Superior cerebellar peduncle
|Superior cerebellar peduncle|
Dissection showing the projection fibers of the cerebellum. (Superior peduncle labeled at center top.)
|Latin||pedunculus cerebellaris superior|
|Anatomical terms of neuroanatomy|
In the human brain, the superior cerebellar peduncle (brachium conjunctivum) is a paired structure of white matter that connects the cerebellum to the midbrain. It consists mainly of efferent fibers, the cerebellothalamic tract that runs from a cerebellar hemisphere to the contralateral thalamus, and the cerebellorubral tract that runs from a cerebellar hemisphere to the red nucleus. It also contains afferent tracts, most prominent of which is the ventral spinocerebellar tract. Other afferent tracts are the trigeminothalamic fibers, tectocerebellar fibers, and noradrenergic fibers from the locus coeruleus. The superior peduncle emerges from the upper and medial parts of the white matter of each hemisphere and is placed under cover of the upper part of the cerebellum.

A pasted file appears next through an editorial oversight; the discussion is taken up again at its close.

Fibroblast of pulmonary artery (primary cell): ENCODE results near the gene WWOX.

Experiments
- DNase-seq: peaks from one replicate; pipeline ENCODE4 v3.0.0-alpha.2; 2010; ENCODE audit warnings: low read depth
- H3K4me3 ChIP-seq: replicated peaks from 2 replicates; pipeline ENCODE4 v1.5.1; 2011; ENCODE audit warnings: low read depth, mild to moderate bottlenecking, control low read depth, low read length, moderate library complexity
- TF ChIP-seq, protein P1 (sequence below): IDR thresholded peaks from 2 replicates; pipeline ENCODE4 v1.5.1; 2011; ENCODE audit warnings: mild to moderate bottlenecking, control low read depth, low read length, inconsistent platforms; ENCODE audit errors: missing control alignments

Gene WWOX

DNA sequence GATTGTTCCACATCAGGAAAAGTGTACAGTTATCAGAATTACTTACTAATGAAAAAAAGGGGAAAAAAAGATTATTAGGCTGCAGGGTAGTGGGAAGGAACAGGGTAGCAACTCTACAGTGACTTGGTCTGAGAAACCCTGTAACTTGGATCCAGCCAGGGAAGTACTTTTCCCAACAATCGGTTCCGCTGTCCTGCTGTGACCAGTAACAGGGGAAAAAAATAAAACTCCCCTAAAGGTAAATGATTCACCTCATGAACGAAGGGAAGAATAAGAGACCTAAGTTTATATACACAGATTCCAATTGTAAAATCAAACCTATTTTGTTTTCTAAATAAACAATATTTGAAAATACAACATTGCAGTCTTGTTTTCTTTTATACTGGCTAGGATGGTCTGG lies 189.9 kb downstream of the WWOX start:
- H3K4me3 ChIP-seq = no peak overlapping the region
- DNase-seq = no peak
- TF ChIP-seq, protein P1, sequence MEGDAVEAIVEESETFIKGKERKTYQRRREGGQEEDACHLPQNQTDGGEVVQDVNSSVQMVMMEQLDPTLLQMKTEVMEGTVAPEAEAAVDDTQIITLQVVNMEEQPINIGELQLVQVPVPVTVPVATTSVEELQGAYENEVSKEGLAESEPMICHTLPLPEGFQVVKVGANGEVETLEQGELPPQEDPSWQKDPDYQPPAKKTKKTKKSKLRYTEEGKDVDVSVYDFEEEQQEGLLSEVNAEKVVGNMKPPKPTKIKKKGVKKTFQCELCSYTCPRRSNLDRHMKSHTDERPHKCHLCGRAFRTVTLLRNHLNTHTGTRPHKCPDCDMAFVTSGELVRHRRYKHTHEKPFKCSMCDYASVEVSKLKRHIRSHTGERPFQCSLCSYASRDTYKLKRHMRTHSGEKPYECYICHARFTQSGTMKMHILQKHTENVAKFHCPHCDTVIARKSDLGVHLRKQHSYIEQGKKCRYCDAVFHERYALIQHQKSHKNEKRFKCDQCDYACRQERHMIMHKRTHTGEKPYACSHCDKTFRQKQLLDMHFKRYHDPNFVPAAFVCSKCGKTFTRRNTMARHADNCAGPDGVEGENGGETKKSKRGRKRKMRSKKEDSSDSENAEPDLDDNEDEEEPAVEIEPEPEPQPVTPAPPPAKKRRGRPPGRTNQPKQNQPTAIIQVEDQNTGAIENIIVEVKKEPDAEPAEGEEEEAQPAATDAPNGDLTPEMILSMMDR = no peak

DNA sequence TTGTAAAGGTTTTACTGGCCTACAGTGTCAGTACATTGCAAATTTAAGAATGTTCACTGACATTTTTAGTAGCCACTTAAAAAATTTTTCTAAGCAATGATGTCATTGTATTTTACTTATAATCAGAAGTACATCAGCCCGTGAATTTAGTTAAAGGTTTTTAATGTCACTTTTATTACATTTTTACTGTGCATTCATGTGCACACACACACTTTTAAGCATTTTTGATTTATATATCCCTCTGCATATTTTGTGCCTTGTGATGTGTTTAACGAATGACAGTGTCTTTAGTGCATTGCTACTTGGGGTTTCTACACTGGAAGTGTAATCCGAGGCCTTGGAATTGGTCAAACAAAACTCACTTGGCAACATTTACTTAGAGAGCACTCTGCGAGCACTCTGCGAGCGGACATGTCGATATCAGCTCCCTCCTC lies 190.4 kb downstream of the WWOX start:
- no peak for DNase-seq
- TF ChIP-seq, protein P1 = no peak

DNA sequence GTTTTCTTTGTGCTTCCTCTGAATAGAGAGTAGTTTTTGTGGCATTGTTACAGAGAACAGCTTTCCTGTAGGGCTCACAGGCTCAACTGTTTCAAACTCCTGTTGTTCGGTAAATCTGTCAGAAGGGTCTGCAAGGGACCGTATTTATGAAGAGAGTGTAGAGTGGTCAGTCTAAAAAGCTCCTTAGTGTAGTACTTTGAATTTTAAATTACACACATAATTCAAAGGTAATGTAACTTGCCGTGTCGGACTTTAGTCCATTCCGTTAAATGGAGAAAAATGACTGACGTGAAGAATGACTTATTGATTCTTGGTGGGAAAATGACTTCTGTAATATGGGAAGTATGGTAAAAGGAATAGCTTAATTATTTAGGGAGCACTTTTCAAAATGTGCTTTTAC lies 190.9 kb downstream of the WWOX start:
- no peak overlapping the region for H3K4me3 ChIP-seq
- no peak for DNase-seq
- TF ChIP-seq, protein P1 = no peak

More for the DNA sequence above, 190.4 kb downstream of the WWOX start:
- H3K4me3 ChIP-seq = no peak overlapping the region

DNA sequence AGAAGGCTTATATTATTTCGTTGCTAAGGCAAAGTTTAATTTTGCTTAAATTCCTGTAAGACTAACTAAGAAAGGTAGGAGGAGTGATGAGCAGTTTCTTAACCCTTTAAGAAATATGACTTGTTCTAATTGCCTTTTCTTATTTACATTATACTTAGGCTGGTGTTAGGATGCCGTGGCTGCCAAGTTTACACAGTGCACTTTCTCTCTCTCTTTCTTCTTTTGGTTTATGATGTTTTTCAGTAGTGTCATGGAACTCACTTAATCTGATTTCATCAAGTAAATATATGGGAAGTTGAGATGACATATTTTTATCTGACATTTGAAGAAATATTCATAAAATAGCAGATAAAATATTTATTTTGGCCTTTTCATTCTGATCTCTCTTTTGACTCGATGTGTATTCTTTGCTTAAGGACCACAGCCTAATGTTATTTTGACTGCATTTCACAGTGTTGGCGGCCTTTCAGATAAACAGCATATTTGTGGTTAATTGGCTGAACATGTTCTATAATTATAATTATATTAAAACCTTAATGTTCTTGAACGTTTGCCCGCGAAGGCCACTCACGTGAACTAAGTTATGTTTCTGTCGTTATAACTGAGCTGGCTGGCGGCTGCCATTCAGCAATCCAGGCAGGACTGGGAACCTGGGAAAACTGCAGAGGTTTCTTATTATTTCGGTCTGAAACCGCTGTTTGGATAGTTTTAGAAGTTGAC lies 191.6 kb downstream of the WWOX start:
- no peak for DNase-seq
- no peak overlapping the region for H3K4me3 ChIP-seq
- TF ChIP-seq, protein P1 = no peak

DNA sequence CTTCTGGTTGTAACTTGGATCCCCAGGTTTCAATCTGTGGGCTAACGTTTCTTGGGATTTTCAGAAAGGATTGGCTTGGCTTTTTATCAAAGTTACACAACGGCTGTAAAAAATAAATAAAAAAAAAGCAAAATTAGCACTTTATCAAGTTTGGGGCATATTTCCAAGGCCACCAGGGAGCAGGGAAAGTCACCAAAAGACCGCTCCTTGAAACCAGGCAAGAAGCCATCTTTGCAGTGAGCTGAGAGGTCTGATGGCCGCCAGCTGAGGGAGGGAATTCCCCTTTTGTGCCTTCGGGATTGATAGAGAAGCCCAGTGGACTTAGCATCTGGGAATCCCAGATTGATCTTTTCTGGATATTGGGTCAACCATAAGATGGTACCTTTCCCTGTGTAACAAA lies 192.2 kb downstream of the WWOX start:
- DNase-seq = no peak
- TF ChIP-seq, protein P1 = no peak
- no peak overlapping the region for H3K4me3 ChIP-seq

Below, they form the upper lateral boundaries of the fourth ventricle, but as they ascend they converge on the dorsal aspect of the ventricle and thus assist in forming its roof.
The decussation of superior cerebellar peduncle is the crossing of fibers of the superior cerebellar peduncle across the midline, and is located at the level of the inferior colliculi. It comprises the cerebellothalamic tract, which arises from the dentate nucleus (therefore also known as dentatothalamic tract), as well as the cerebellorubral tract, which arises from the globose and emboliform nuclei and project to the contralateral red nucleus to eventually become the rubrospinal tract. It is also known as horseshoe-shaped commissure of Wernekinck. It is important as an anatomical landmark, as lesions above it cause contralateral cerebellar signs, while lesions below it cause ipsilateral cerebellar signs.
- Atlas image: n2a7p6 at the University of Michigan Health System
- Atlas image: n2a7p4 at the University of Michigan Health System
- NIF Search - Decussation of superior cerebellar peduncle via the Neuroscience Information Framework